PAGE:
Former Florida Gov. Jeb Bush is trying to be the bridge between Hispanics and the Republican Party. (Photo by Ralph De La Cruz.)

By Ralph De La Cruz
Florida Center for Investigative Reporting

Jeb impresses.

I know many of you don’t want to hear that. Don’t want to even consider the possibility that there’s a third Bush somewhere out there, politically lurking.

But after seeing former Florida Gov. Jeb Bush’s performance in Coral Gables last week during the two-day Hispanic Leadership Network, it has to be said.

Officially, the event was sanctioned by the political action committee American Action Network. And there were big assists from folks such as former U.S. Commerce Secretary Carlos Gutierrez.

But there was no question that this was Jeb’s show.

It was his town (Jeb even chided during his welcome speech that they had convened the gathering five minutes from his office). His audience (Cuban and South American business people). And his political vision.

While it has become fashionable for many Republicans to use the issue of immigration — and heavy-handed enforcement of immigration laws — as a convenient political stepladder, Jeb has been busy creating his own blueprint for the party. And for a mainstream Republican, it borders on revolutionary:

If Republicans target — er, reach out to — Hispanics by stressing the conservative values shared by the two groups (family, education and entrepreneurship), Republicans could become the party of the majority of Hispanics. Of course, the final, unspoken part of that strategy is that Republicans need to tone down the rhetoric on immigration. But … shhh! Don’t tell anyone.

The Coral Gables conference was that political vision turned into reality.

And quite honestly, I think Jeb’s onto something. He gets it. And it’s not just because he can conduct a cogent interview in both English and Spanish. He understands the issues that drive the Hispanic community — and honestly seems to share both their beliefs and concerns.

But it goes beyond his relationship with Hispanics. He’s also moderate-right, soft-spoken and civil when those qualities suddenly seem to have become the vogue following the Tucson shootings. And perhaps most importantly, with each passing month in which American troops remain in Iraq and Afghanistan and unemployment hovers around 10 percent, the taint of brother W fades further from popular memory.

While pushing for a vouchers-for-all education system, Gov. Rick Scott extolled the virtues of public school teachers in his keynote speech at the Hispanic Leadership Network in Coral Gables. (Photo by Ralph De La Cruz.)

Jeb seems to be the man of this moment. Which is why he’s constantly asked, sometimes almost pleadingly, in both English and Spanish, whether he will run for president in 2012 (no). And if not, then certainly in 2016 (he won’t discuss it, although he told Geraldo Rivera over the weekend that he wouldn’t rule it out. He just won’t discuss it).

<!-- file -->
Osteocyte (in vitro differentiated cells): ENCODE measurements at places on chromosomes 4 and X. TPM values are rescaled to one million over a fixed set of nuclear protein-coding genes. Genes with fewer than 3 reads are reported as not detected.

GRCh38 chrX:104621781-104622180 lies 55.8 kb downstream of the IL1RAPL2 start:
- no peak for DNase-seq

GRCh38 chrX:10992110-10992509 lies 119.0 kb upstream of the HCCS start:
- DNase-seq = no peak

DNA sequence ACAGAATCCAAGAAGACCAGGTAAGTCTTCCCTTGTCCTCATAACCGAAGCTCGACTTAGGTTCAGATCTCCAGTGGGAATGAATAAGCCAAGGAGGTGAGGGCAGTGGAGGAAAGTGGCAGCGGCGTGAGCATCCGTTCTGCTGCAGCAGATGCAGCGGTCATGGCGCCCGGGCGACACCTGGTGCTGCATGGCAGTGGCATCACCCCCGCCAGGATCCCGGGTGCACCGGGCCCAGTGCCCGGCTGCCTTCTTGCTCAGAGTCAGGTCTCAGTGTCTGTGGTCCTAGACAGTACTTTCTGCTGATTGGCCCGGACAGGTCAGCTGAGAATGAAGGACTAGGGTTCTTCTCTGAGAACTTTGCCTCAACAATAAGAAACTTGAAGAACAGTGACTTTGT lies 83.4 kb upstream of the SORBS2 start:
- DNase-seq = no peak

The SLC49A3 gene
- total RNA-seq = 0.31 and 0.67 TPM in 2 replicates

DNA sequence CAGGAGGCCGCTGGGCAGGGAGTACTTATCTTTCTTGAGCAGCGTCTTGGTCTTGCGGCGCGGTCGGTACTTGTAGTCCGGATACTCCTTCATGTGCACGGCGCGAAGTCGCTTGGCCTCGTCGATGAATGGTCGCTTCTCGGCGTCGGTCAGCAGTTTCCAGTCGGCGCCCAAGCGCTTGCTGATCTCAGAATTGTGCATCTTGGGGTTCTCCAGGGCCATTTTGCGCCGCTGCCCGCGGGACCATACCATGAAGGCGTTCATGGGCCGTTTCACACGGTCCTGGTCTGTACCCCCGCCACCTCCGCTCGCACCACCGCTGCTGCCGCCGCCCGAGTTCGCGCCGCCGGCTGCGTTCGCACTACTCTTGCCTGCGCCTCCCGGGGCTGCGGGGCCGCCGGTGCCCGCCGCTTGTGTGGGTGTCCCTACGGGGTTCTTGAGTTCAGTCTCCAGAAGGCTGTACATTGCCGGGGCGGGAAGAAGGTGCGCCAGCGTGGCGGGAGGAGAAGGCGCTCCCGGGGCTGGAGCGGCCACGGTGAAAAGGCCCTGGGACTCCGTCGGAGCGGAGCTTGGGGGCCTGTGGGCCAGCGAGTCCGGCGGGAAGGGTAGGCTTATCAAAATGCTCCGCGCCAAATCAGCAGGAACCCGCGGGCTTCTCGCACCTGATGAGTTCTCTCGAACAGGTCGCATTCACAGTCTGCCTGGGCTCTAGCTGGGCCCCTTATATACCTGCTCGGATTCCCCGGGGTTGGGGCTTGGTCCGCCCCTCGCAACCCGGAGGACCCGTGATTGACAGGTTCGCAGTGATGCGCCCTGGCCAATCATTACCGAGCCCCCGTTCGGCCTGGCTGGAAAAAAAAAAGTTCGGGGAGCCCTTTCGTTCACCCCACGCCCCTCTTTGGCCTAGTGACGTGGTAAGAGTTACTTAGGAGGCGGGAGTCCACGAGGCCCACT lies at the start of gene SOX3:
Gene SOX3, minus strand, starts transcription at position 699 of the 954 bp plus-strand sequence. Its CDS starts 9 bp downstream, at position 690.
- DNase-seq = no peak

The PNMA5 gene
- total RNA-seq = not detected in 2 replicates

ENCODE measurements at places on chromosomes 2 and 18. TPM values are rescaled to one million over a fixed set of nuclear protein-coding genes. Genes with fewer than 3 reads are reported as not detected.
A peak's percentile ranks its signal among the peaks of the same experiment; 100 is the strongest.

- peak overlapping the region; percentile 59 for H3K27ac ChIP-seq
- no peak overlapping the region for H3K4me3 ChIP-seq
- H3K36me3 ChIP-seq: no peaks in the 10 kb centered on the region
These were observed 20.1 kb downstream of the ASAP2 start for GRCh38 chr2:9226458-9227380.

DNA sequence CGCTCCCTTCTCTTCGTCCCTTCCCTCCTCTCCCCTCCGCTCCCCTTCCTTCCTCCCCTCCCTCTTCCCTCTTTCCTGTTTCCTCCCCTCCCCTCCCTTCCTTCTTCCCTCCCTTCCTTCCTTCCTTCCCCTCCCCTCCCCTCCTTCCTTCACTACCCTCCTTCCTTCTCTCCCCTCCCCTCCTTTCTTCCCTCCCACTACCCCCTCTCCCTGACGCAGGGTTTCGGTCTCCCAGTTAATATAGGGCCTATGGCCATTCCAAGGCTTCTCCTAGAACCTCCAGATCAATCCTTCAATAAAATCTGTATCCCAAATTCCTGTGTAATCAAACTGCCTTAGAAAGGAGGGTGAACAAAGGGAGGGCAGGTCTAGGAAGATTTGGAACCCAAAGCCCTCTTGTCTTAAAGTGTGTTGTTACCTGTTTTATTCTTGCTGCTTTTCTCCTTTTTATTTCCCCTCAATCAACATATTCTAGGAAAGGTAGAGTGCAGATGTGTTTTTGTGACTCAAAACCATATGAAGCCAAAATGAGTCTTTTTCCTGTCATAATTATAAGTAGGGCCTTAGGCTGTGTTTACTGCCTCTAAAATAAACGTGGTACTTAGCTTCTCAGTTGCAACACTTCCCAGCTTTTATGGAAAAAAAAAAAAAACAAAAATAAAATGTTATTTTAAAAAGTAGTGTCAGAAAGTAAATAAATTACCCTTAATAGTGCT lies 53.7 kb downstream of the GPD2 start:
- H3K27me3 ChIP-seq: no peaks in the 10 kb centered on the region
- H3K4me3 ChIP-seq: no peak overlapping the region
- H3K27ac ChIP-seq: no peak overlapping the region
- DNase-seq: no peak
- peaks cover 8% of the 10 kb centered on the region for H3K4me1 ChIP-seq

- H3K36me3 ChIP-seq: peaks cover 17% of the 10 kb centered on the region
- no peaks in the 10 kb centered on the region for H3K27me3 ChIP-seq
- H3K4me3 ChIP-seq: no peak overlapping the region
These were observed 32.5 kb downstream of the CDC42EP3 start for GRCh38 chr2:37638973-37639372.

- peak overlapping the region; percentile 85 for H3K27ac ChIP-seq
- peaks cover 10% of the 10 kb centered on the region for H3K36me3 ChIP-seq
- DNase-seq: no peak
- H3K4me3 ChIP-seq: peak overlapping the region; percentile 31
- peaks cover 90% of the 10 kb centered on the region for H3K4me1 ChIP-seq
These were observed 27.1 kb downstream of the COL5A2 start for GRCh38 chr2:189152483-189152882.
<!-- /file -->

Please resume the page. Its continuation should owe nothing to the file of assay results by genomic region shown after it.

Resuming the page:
Jeb’s only problem is the rest of the Republican Party.

While some Republicans in the state legislature push for a “birthright” bill that would deny citizenship to babies of illegal immigrants, Jeb asserted at the conference, “I don’t think they represent a majority of the (Republican) thinking.”

While Jeb basks in the improved condition of state education — Florida moved up to No. 5 in Education Week’s national rankings — that progress is being threatened by a projected budget shortfall of $3.6 billion. A shortfall that Republican leadership says will largely fall on education and health care. And it could get worse for education, one of Jeb’s signature “Hispanic” issues. Because, although Gov. Rick Scott extolled the virtues of public school teachers in his keynote speech in Coral Gables, he is insistent on promoting a vouchers-for-all system and providing another $2 billion in tax cuts to businesses. More money that will have to be squeezed from education.

“I’d be cautious not to gut the education budget,” Jeb said in Coral Gables.

It may make political sense, but it won’t be easy for Jeb to get the rest of the Republican establishment to buy into his Hispanic outreach strategy. Consider these three tidbits:

  • The conference was not put on by the Republican National Committee.
  • Of the three people considered frontrunners for the Republican presidential nomination, only former Minnesota Gov. Tim Pawlenty showed up. And he did not impress.
  • And more people attended the panel on trade than the panel on immigration.

Yep. Jeb gets it.

The question is: Could he ever lead a party that too often doesn’t?